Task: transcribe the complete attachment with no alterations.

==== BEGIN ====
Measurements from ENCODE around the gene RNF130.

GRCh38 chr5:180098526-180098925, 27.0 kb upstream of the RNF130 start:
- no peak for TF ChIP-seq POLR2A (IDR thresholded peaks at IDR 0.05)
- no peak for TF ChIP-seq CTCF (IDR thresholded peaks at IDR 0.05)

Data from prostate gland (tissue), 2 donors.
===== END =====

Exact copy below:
Measurements from ENCODE around the gene RNF130.

GRCh38 chr5:180098526-180098925, 27.0 kb upstream of the RNF130 start:
- no peak for TF ChIP-seq POLR2A (IDR thresholded peaks at IDR 0.05)
- no peak for TF ChIP-seq CTCF (IDR thresholded peaks at IDR 0.05)

Data from prostate gland (tissue), 2 donors.